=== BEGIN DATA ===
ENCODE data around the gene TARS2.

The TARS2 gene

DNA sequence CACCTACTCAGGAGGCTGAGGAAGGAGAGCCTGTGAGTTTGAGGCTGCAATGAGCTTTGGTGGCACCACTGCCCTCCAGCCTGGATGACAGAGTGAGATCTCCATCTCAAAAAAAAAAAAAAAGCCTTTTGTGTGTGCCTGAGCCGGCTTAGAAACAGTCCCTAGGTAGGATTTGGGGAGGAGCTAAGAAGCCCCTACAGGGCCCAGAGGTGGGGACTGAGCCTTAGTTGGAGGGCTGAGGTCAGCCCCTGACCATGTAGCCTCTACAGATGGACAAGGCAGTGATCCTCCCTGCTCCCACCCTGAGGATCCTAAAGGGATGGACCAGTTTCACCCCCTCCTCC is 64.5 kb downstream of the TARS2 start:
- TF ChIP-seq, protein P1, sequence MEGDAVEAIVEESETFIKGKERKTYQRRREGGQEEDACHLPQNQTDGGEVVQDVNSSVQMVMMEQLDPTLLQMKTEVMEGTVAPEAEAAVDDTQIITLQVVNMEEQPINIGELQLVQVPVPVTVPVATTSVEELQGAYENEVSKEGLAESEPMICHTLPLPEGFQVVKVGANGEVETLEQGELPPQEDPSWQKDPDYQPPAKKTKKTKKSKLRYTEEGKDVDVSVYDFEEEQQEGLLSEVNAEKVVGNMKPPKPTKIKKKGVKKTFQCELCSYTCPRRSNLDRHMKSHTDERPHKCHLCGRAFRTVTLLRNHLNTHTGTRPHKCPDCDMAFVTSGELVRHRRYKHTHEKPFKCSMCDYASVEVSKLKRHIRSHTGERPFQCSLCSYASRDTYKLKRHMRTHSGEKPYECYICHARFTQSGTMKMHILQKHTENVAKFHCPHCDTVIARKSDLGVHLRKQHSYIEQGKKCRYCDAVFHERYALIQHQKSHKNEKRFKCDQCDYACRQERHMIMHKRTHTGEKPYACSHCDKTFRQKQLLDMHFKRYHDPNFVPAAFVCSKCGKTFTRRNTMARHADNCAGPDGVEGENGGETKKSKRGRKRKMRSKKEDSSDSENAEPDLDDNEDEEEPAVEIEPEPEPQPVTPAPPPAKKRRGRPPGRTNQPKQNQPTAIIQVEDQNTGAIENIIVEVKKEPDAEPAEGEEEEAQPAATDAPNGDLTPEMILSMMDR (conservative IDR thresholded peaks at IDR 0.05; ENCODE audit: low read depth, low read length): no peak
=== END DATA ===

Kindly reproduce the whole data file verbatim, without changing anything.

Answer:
ENCODE data around the gene TARS2.

The TARS2 gene

DNA sequence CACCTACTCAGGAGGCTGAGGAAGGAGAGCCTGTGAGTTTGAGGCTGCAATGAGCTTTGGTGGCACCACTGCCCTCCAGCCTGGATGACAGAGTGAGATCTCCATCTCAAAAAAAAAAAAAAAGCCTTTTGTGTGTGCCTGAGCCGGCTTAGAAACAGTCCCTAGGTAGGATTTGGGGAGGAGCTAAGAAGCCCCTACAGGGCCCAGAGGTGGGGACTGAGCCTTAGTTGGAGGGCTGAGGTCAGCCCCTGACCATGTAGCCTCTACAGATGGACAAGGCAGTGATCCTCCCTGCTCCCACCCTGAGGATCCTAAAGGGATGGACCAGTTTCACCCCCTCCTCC is 64.5 kb downstream of the TARS2 start:
- TF ChIP-seq, protein P1, sequence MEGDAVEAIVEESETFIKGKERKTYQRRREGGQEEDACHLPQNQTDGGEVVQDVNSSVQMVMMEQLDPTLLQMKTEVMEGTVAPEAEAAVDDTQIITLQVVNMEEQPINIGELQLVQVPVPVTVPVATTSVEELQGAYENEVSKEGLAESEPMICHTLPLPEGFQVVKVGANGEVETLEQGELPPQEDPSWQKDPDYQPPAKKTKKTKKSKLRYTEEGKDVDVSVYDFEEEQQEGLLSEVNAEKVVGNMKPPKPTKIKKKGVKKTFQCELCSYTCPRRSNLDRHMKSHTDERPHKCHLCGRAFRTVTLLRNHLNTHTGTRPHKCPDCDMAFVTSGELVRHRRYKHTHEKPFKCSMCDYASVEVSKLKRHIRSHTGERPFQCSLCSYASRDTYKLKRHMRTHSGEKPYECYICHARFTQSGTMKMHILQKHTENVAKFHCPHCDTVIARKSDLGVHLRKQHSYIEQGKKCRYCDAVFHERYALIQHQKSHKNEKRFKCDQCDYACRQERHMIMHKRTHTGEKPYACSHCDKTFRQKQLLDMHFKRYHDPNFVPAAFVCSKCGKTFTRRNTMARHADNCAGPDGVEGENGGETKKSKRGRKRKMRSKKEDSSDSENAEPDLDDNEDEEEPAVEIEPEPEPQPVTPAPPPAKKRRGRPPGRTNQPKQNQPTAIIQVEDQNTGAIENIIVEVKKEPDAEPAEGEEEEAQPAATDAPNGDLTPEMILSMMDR (conservative IDR thresholded peaks at IDR 0.05; ENCODE audit: low read depth, low read length): no peak